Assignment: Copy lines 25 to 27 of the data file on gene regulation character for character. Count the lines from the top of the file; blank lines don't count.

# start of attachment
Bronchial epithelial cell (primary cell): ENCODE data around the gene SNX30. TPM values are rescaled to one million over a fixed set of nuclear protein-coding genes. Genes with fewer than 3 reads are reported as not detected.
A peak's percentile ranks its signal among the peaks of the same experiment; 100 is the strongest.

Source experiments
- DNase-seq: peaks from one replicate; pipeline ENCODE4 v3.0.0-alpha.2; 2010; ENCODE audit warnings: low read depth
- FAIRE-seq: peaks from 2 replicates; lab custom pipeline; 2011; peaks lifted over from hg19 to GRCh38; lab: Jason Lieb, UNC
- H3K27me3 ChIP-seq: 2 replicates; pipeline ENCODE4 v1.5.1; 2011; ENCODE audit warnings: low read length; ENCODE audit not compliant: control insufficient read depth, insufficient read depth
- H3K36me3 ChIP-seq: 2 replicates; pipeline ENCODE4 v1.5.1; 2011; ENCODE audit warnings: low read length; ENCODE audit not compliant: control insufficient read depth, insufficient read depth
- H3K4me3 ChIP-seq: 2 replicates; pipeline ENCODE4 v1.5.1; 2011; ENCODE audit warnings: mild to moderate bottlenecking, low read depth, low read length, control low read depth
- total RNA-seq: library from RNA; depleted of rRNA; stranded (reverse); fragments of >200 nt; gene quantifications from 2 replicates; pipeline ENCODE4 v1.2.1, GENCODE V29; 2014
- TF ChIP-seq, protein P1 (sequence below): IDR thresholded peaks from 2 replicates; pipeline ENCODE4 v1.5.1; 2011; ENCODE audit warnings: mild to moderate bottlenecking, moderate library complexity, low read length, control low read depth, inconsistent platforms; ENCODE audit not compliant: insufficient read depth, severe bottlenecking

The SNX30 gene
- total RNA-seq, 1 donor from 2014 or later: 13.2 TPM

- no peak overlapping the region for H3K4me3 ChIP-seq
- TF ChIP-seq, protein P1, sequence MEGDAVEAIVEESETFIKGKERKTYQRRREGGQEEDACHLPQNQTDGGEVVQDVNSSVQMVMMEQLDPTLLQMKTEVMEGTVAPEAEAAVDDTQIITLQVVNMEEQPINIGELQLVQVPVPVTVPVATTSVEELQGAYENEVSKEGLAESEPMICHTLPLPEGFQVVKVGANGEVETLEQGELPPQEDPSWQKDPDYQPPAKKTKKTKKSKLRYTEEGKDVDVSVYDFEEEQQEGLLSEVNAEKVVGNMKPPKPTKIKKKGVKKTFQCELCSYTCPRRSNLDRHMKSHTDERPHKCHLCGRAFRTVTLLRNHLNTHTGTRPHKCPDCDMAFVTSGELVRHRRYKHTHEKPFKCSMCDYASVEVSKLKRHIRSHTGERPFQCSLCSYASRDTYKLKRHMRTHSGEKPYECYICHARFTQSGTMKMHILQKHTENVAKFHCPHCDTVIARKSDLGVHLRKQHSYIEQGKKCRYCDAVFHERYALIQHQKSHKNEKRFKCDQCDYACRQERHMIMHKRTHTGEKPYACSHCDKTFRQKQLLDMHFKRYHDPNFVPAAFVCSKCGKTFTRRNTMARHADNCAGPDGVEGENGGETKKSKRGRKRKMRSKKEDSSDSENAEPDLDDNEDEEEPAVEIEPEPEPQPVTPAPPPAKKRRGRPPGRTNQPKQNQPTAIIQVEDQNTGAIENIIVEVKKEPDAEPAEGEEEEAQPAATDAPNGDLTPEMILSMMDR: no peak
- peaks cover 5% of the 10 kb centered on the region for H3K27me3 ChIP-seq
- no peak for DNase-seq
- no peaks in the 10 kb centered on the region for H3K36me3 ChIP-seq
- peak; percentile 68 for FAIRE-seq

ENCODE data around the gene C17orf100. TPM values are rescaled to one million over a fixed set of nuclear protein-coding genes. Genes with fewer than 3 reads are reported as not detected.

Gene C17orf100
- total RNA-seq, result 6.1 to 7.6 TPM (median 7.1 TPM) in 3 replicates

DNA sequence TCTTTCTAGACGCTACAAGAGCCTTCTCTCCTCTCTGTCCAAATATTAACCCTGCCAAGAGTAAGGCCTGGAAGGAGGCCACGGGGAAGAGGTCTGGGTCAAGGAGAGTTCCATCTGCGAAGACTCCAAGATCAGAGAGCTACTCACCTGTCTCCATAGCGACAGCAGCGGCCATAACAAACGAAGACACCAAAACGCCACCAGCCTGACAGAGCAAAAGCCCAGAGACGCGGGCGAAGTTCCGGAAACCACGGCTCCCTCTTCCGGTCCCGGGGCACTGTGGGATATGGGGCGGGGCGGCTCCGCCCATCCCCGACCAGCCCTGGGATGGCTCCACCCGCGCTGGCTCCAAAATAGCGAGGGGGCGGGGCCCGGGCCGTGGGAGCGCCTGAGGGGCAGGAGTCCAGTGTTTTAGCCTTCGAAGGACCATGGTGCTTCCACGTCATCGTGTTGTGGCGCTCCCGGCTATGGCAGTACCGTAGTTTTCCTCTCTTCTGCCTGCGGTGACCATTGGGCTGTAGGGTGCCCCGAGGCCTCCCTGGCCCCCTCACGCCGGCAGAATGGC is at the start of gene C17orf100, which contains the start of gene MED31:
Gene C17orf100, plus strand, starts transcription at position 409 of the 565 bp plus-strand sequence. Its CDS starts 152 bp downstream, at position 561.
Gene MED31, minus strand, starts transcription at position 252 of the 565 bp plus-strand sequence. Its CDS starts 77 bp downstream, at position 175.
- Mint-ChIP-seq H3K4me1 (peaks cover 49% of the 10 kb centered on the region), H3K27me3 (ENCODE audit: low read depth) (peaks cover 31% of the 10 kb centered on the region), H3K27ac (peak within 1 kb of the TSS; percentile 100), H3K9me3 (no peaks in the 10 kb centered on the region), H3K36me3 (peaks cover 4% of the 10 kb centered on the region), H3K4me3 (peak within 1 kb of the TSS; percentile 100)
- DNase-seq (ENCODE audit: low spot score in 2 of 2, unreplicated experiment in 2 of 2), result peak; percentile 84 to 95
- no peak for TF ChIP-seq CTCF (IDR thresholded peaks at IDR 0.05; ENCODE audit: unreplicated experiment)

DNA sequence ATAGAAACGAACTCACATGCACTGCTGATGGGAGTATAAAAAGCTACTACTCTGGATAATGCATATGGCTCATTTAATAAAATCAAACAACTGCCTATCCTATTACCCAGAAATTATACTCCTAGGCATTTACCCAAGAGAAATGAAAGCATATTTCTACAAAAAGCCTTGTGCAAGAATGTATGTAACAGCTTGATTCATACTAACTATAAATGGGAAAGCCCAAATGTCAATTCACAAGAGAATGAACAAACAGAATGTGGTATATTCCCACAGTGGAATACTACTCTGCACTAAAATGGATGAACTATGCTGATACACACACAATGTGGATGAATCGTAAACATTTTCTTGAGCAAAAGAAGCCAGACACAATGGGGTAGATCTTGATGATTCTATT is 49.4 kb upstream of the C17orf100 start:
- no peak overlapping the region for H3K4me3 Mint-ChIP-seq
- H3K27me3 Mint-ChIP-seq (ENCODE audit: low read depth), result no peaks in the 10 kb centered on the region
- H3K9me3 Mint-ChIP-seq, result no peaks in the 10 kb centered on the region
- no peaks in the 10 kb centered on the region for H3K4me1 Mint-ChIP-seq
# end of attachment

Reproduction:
- Mint-ChIP-seq H3K4me1 (peaks cover 49% of the 10 kb centered on the region), H3K27me3 (ENCODE audit: low read depth) (peaks cover 31% of the 10 kb centered on the region), H3K27ac (peak within 1 kb of the TSS; percentile 100), H3K9me3 (no peaks in the 10 kb centered on the region), H3K36me3 (peaks cover 4% of the 10 kb centered on the region), H3K4me3 (peak within 1 kb of the TSS; percentile 100)
- DNase-seq (ENCODE audit: low spot score in 2 of 2, unreplicated experiment in 2 of 2), result peak; percentile 84 to 95
- no peak for TF ChIP-seq CTCF (IDR thresholded peaks at IDR 0.05; ENCODE audit: unreplicated experiment)